The Passing of a Giant: Lou Stokes by Mansfield Frazier in Cool Cleveland July 2015

The Passing of a Giant: Lou Stokes by Mansfield Frazier in Cool Cleveland July 2015. The original link is here

 

MANSFIELD: The Passing of a Giant

 

LouStokes

The passing of Congressman Lou Stokes not only brings down the curtain on one of the most accomplished lives in the history of American politics, it also brings an end to us having a direct link to the most activist period of the struggle for black rights and empowerment in this country. The Congressman’s attainments in life stand as a towering testament to what can be achieved via enlightened, determined — nay, fierce — efforts by a public official to turn America into the country we profess to be, but always seem to fall far short of in reality.

If there are still battles for blacks to fight in America — and there certainly are — there are less of them due to the victories Lou Stokes won with his keen intellect, superior upbringing and tenacious spirit. But the congressman, ever the keen student of history, sometimes would point out that he didn’t fight alone, or even initiate the local struggle for blacks’ full equality in this experiment in democracy we call the United States of America. It began long before he took on the mantel of leadership, but he knew he was the beneficiary of former political struggles and carried the battle flag forward proudly.

Just as Birmingham, Ala., is known as the birthplace of the black civil rights movement, Cleveland can rightly claim to be the birthplace of the black economic and political rights movement in this country, in large part due to the efforts of men and women like John O. Holly, Charlie Carr, Marge Robinson, Isabelle Shaw, William O. Walker and a whole host of others.

In 1935, at age 32, Holly would become the driving force in establishing the Future Outlook League, which grew to become one of the most powerful organizations in Cleveland demanding — and achieving — better economic treatment for blacks. It was a long and rocky road he had to travel to win victories in the end, but the hallmark of his journey was his tenacious perseverance and determination: When something got in his way, he found a way around, over or though it. He had a tremendous sense of vision, and better yet, the ability to transmit what he could envision to others. If there is such a thing as a natural-born leader, he fit that description to a T, and both Lou and Carl Stokes frequently acknowledged Holly’s commitment to the cause, and the debt they — and others — owed him for paving the way. In fact, Carl Stokes once served as Holly’s driver.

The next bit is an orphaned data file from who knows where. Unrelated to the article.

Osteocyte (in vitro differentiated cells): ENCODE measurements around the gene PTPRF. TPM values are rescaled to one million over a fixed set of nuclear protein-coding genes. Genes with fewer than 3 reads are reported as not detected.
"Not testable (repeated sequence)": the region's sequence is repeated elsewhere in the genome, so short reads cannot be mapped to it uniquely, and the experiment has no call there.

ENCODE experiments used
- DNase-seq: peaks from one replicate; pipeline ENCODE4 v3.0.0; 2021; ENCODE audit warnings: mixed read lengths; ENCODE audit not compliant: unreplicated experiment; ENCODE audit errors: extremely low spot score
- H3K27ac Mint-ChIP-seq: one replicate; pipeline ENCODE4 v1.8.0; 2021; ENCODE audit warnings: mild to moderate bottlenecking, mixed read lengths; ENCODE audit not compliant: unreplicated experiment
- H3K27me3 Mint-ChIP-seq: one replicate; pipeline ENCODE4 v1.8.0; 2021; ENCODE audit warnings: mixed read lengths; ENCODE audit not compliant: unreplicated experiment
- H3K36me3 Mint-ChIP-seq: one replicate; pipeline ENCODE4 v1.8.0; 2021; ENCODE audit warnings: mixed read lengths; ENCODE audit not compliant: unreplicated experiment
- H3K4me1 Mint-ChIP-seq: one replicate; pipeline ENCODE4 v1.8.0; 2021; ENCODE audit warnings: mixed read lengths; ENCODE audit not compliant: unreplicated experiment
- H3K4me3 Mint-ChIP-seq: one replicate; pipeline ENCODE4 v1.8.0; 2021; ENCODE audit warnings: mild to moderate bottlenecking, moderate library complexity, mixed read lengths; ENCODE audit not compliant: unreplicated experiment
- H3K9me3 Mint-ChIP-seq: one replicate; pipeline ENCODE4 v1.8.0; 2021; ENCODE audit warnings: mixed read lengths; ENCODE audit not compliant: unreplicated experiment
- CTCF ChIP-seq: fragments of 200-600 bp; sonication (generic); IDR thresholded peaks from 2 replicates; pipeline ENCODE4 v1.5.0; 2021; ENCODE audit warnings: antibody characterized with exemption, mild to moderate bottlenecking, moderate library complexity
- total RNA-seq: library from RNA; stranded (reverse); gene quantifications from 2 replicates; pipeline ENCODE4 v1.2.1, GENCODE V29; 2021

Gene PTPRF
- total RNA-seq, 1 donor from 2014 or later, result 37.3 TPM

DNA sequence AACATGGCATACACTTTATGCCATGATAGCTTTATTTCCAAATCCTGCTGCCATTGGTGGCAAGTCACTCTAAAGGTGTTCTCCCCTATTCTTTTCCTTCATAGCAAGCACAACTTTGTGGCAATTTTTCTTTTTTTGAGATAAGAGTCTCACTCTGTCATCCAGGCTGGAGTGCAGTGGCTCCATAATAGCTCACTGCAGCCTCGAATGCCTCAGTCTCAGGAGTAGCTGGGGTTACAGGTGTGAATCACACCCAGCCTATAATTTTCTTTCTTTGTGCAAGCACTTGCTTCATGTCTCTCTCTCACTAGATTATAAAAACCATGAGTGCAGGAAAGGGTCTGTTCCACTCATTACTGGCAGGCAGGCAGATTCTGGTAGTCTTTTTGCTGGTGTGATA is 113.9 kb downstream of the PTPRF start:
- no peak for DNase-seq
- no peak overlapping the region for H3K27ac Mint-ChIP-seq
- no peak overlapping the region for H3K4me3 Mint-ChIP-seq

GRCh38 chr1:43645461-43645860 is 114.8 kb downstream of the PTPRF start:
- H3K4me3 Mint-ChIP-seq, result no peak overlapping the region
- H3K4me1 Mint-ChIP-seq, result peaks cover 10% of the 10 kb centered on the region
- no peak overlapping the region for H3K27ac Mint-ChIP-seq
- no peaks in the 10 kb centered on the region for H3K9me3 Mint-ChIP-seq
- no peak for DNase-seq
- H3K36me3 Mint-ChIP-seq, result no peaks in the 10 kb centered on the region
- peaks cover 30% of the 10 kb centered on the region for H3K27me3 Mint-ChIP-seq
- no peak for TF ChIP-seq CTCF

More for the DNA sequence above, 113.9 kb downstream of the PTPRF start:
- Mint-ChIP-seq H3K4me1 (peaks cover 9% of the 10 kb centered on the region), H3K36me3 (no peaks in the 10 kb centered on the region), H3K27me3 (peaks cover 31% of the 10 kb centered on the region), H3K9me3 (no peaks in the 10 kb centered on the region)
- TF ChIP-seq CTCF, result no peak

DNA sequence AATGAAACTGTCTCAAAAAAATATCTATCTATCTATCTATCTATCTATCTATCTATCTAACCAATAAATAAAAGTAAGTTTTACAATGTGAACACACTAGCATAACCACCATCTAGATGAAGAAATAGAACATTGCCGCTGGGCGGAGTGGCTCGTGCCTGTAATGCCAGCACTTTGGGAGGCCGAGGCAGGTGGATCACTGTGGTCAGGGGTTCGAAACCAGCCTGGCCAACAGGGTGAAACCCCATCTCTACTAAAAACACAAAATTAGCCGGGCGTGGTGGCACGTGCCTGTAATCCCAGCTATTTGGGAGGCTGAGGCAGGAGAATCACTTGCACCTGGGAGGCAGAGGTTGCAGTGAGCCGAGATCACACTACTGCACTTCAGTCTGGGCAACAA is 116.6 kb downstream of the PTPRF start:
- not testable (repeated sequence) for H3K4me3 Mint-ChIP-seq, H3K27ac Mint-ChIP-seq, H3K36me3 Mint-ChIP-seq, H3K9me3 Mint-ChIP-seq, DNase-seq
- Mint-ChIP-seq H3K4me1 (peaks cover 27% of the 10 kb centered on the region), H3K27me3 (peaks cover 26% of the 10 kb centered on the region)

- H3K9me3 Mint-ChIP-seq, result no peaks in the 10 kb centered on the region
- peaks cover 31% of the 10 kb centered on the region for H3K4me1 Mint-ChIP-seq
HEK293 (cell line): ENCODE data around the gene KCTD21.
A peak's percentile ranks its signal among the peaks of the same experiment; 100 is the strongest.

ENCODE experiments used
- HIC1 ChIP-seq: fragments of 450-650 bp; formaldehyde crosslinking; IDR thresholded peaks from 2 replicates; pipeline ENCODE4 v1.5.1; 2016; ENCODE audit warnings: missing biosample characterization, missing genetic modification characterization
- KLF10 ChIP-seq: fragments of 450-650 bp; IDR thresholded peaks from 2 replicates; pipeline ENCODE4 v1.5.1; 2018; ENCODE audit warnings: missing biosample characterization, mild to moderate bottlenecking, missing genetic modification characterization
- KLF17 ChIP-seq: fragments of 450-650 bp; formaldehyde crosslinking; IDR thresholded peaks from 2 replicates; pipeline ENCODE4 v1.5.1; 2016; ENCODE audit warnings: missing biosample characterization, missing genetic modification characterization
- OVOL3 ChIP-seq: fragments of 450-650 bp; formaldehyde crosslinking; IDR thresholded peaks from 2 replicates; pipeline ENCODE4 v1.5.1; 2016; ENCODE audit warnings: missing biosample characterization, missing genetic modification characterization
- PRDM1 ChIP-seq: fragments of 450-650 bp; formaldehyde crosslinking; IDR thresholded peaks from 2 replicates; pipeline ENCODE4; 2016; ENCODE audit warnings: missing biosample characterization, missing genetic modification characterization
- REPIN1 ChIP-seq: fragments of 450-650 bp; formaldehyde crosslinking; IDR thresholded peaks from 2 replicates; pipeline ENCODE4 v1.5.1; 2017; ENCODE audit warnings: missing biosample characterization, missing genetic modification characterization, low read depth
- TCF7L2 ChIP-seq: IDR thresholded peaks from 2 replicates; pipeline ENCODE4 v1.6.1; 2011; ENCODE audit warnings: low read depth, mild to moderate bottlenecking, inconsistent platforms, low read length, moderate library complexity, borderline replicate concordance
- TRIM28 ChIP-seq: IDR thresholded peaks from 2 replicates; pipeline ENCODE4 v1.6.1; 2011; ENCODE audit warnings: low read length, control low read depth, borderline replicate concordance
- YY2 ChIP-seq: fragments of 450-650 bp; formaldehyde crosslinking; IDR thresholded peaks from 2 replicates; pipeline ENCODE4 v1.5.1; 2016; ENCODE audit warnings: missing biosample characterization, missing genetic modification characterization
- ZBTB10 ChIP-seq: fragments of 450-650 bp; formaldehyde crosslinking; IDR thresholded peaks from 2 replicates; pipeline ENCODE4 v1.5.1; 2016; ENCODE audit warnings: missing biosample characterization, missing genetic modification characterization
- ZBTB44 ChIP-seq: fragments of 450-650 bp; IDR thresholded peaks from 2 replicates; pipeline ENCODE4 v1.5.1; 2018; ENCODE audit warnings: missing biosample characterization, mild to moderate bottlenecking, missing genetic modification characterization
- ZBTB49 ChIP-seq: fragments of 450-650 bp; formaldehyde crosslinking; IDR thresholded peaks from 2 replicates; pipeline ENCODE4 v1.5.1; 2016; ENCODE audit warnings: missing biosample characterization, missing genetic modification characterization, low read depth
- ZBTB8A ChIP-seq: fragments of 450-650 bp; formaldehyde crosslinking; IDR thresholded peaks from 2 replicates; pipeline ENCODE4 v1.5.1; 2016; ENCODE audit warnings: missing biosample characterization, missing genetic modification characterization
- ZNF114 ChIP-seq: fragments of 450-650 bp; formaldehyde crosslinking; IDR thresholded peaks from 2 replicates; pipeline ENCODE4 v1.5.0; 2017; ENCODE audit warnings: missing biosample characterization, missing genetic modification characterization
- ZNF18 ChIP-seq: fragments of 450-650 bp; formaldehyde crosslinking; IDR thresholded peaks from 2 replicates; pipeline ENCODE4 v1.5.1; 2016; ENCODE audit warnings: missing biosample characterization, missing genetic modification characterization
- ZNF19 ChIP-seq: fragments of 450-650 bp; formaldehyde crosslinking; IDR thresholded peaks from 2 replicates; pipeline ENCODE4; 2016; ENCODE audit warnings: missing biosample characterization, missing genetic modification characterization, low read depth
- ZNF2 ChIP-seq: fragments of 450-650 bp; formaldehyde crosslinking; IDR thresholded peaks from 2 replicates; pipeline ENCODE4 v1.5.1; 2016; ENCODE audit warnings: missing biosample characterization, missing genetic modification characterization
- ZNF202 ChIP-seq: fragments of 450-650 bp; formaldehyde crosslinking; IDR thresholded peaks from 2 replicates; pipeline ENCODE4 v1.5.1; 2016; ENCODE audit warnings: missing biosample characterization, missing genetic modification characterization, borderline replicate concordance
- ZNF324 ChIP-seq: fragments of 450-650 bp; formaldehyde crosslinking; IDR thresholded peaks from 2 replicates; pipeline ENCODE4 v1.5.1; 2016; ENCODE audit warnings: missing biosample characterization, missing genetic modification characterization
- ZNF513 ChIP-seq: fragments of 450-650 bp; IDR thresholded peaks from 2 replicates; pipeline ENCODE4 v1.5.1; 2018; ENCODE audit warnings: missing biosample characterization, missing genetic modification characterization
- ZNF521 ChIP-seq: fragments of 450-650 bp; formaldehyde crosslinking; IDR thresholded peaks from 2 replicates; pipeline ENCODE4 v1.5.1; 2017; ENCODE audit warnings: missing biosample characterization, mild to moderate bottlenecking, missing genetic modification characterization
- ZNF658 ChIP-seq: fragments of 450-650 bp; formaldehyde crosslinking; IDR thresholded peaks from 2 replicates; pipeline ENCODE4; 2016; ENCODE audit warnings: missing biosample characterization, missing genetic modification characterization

Holly passed the leadership mantel on to Charlie Carr, who was destined to become — arguably — the most politically powerful black man in Cleveland. He certainly was the most skillful and clever, if not always the most liked. The joke was, Carr was always the smartest man in the room, and if someone didn’t realize it, he had no problem letting them know. He’d won his seat from Republican W.O. Walker, then the publisher of the Call & Post, on his third attempt, by making a campaign promise to introduce legislation that would make it virtually impossible for the police to raid and arrest numbers operators. His argument was simple: If Catholic churches could host bingo games and casino nights, why then couldn’t blacks play the numbers without fear of arrest? It was this kind of clarity of thought, pointing out disparities of treatment, that’s defining police/black community relations to this very day. Carr was way ahead of his time.

Before his death, Arnold Pinkney, who was a key advisor to both of the Stokes brothers, stated that neither of their victories would have been possible without the advice of Charlie Carr. “After we won, black politicians from all over the country came to Cleveland to learn how we’d pulled it off. We’d take them to talk to Carl and Lou, and then to talk to Charlie. They’d sit at his feet, and they’d listen, and they’d learn how to win,” said Pinkney.

So, Congressman Lou Stokes’ great accomplishments and sterling legacy was but a continuation of a long line of astute political leadership that was passed down to him by others; men and women that would be exceeding pleased and proud in regards to what he did with what they bequeath to him. He took the movement for black rights — indeed the rights for all Americans — further than any of his political ancestors could have possibly imaged. He truly shall be missed, and the likes of him will never pass this way again.

Nonetheless, the struggle continues.